What is Percutaneous Nephrolithotomy?

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  • Written By: Dulce Corazon
  • Edited By: W. Everett
  • Last Modified Date: 06 January 2020
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The word percutaneous refers to a procedure done through the skin. Nephro refers to the kidneys, and lithotomy means removing stones through cutting. Percutaneous nephrolithotomy, also known as nephrolithotripsy, therefore, is a surgical procedure that involves making a small incision in the skin in order to remove a stone that formed in the kidney. It is often recommended in the treatment of kidney stones, which are of medium or larger size, and those which are already causing obstruction in the flow of urine. The presence of a staghorn calculi, a kidney stone associated with frequent kidney infections, may also need percutaneous nephrolithotomy.

Percutaneous nephrolithotomy is usually done under general anesthesia, with the patient lying on his stomach. Through the small incision in the back, the nephrology surgeon inserts a hollow tube until it reaches the affected kidney. A nephrology surgeon is a medical doctor who performs surgical operations in patients with kidney disorders. Once the kidney stone or stones are located, they are then broken into smaller pieces and extracted out of the kidney through the tube. The surgery may last about three to four hours.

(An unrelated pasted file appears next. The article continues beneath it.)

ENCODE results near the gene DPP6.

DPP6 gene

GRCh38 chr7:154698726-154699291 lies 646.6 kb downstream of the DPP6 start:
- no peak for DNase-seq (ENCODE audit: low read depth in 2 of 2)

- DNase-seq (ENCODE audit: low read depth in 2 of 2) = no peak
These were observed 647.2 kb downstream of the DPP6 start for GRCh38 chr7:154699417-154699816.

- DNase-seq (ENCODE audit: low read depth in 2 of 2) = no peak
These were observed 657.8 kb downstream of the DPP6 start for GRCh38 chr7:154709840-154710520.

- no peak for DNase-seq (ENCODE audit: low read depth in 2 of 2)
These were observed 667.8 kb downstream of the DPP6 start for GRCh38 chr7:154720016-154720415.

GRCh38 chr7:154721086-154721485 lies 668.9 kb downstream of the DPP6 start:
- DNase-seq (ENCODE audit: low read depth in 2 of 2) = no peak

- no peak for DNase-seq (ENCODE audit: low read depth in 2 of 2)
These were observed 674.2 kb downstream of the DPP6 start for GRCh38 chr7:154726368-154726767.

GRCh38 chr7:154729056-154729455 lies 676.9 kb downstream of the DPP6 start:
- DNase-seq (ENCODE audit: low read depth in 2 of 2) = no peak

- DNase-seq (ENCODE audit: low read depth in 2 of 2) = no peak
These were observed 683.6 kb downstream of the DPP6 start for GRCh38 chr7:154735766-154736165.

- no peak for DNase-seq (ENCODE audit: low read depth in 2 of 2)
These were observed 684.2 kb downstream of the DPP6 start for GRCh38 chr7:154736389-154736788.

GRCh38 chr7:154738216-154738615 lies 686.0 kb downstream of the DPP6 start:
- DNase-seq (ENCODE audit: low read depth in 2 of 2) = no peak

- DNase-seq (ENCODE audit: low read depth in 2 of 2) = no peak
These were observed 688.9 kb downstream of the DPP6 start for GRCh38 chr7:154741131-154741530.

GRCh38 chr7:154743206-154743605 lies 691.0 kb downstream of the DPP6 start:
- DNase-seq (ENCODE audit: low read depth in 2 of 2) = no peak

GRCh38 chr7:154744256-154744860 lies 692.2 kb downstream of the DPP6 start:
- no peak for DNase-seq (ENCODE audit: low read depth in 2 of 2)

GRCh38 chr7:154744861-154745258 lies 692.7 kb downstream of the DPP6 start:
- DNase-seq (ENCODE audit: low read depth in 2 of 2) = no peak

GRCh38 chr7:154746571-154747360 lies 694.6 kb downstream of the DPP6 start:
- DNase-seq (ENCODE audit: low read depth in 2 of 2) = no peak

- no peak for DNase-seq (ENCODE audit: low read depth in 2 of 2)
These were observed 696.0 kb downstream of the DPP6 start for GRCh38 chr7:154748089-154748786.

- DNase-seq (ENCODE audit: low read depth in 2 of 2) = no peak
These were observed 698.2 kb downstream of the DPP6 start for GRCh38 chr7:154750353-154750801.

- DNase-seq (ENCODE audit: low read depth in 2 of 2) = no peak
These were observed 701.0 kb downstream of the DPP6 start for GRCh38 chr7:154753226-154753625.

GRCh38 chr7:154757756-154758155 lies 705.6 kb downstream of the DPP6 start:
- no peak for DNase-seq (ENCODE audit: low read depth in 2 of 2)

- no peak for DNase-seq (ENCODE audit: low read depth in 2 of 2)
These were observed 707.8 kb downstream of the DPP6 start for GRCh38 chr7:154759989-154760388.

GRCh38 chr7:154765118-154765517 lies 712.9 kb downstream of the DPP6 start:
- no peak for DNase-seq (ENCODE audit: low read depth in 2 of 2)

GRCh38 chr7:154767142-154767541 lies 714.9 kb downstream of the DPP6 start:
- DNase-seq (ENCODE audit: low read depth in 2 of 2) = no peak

After the procedure, patients are advised to stay in the hospital for two to five days depending on their condition. Many patients go back to work in a few weeks. The majority of percutaneous nephrolithotomy procedures are successful in removing stones in the kidney and the ureter, a small tube that connects the kidney to the bladder.

There are some risks involved in doing a percutaneous nephrolithotomy procedure. These include possible injury to the bladder or colon, and creation of a hole in the kidney. Bleeding may sometimes occur from injury within the kidney and around the area of incision. Symptoms of infection, such as urinary discomfort, pain, and fever can also occur after surgery.

Patients with kidney stones often complain of sudden pain in the lower back, which usually comes and goes. The pain is usually due to the movement of the stone in the urinary tract, which can become worst if it passes down to the ureter. Other symptoms manifested by patients with kidney stones include vomiting, nausea, chills, fever, pain during urination, and sometimes, passing bloody urine.

Men who are 30 years old and older have increased risk of kidney stone formation compared to women. History of urolithiasis in the family also increases an individual's risk for developing the disease. Urolithiasis is a condition marked by the formation of stones in the kidney. High protein diet as well as consumption of tea, chocolate, spinach and strawberries may also contribute to development of kidney stones.



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